3. The lost voice of the Indian university
The university administration has been replaced by the Education Minister and his bureaucratic apparatus
- In the 19th and 20th centuries, Indian universities emerged as institutions where a privileged generation of colonial subjects trained to serve the colonial regime and further Western political ideals. Some graduates went on to serve the colonial state, while others contributed to the nationalist movement.
Reforming higher learning
- In the 20th century, the growth of nationalism, liberal education and the process of de-colonialisation offered universities with an opportunity to revise the curriculum and to define new goals. Over the years, these institutions gradually discarded their elitist character and became more representative. In the initial decades after Independence, the government was conscious of various social, economic and financial challenges. It strongly supported these institutions, encouraging them to further develop an academic rigour that would shape a new generation and contribute to the nation-building process.
- The Indian Institutes of Technology and Indian Institutes of Management along with other distinctly envisioned institutions of academic excellence like the Indian Institute of Science, Indian Statistical Institute, and Jawaharlal Nehru University emerged as model institutions that defined the new academic ethos and the vigour of the modern Indian nation.
- The institutional and academic autonomy offered to these institutions was central to their emerging as premier institutions of higher learning in India. Other universities in India also took the lead, revised curricula and set about the task of reforming the university as a space for healthy academic engagement. These changes were marked by the growing importance of various large representative institutional bodies like faculty committees, committees of courses, board of studies, university senates, academic councils and executive councils. These bodies oversaw the administrative and academic functioning of the university and ensured a collective decision-making based on serious academic deliberation. It was here that academicians contested each other’s claims over ideological positions, scholarly beliefs, collectively shaped curricula and defined the fertile learning space that these institutions of higher learning espouse. This healthy scholarly debate shaped the process of nation building in independent India. It inspired individuals who went on to contribute to the growth of the economy, politics and shaped various social movements that transformed the nation in the first 50 years of the republic.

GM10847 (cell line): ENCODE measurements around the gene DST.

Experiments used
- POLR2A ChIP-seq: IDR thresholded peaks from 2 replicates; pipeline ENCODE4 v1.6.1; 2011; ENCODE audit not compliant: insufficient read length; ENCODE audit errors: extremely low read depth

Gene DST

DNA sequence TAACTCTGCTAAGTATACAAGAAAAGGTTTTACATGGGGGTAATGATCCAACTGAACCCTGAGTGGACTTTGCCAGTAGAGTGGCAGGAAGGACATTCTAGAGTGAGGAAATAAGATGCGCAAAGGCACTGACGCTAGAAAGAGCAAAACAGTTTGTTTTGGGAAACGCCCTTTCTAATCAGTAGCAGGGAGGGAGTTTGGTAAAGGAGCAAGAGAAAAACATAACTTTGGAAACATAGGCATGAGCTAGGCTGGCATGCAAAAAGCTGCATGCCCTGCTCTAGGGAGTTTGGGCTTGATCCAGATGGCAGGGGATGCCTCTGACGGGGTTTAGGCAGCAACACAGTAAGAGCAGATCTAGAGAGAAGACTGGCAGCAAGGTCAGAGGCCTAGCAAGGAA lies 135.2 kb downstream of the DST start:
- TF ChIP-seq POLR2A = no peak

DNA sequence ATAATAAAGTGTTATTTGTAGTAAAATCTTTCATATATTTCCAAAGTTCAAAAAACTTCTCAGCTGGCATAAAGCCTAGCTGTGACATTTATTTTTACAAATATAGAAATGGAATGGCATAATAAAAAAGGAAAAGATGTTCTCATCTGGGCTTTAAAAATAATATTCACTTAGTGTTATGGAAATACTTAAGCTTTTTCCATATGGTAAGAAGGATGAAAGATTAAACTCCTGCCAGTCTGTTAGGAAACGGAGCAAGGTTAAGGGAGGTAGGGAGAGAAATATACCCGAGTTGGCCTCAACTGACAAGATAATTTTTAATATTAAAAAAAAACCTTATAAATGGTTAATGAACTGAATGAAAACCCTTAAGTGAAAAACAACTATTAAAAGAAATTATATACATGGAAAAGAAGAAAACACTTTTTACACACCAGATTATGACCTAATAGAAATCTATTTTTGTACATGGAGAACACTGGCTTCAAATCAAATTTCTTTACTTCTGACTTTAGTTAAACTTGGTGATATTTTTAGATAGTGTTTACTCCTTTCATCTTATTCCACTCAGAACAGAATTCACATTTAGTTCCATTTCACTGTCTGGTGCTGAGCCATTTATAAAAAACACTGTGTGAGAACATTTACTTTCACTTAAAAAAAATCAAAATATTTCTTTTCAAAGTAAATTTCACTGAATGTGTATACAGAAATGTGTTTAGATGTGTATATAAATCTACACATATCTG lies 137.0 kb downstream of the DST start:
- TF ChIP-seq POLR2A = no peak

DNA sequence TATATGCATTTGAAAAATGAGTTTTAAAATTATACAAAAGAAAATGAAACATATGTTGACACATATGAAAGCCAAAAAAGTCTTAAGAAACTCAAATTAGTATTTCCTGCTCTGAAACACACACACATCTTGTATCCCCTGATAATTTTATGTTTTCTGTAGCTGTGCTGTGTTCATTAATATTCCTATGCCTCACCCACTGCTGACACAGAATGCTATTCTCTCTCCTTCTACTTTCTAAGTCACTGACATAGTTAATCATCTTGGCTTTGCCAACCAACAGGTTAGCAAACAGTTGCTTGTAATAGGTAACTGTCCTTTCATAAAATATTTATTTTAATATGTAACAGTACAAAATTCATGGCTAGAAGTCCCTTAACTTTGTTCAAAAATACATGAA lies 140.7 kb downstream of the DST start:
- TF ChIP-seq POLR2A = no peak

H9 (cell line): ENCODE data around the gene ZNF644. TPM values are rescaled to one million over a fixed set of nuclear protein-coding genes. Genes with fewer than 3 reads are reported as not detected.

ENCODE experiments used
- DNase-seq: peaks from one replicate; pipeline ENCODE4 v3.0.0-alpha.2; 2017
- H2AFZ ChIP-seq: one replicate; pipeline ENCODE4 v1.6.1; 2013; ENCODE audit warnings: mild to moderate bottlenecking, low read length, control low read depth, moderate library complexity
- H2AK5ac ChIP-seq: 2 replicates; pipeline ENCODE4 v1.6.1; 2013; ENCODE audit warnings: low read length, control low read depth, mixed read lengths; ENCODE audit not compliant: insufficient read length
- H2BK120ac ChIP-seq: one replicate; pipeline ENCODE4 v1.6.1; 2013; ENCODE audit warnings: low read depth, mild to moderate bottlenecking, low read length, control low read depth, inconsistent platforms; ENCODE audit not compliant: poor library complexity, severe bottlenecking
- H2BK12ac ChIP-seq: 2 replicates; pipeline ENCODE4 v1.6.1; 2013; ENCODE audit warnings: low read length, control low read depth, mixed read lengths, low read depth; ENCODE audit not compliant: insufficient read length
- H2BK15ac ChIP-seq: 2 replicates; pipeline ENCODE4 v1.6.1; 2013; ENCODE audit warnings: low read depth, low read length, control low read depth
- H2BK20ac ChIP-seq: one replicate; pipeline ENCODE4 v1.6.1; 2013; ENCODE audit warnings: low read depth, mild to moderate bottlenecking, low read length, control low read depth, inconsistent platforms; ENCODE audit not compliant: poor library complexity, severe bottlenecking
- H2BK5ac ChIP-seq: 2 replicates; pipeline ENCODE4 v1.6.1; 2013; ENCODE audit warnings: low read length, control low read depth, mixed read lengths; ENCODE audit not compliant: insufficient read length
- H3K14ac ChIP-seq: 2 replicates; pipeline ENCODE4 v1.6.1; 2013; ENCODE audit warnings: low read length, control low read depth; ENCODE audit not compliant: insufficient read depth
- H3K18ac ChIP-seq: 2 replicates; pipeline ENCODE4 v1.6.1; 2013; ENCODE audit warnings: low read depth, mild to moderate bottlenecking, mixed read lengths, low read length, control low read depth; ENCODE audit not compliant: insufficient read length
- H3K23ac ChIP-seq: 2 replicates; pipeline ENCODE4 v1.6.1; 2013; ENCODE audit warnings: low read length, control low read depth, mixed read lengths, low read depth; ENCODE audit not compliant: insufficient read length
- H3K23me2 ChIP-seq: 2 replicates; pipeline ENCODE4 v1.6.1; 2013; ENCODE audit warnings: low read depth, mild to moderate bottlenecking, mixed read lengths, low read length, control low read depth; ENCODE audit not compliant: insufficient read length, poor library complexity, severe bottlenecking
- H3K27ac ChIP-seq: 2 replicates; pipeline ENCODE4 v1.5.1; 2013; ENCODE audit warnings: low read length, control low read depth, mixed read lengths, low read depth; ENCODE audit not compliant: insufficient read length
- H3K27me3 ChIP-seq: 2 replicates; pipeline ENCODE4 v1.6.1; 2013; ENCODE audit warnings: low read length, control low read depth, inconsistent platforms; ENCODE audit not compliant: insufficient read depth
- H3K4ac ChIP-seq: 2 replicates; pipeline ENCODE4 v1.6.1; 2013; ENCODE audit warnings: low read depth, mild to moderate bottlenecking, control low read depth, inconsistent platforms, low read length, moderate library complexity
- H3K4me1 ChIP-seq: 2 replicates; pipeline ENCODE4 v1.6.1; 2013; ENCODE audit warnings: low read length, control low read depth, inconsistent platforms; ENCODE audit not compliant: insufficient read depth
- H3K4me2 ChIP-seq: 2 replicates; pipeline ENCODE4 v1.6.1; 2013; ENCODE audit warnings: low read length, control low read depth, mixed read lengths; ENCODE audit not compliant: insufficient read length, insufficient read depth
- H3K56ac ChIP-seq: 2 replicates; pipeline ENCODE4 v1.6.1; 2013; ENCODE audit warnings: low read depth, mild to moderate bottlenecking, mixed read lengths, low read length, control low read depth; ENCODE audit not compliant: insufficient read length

A new intellectual regime
- From 2005 onwards, these changes that infused a new vigour in institutional academia were undermined by government policy that displayed an eagerness to impose a new intellectual regime. The constitution of the National Knowledge Commission and a very strong emphasis on privatisation of education undermined the deliberative and independent character of these institutions of higher education. Administrative and academic decisions were imposed from above and discussions within various academic bodies were discouraged. The imposition of the semester system across India and the introduction of a four-year undergraduate programme in many public and private universities were hallmarks of this new era of bureaucratic centralisation. The government of the day undervalued the academic achievements of scholars from Indian universities, romanticised American academia and undermined all the progress, new academic traditions and culture that had shaped Indian universities since Independence. It justified governmental intervention arguing that Indian academia had stagnated. Those in positions of authority within the universities were encouraged to undermine academic bodies and limit their role in revising and regulating matters pertaining to curricula, teaching and academic life in their institutions.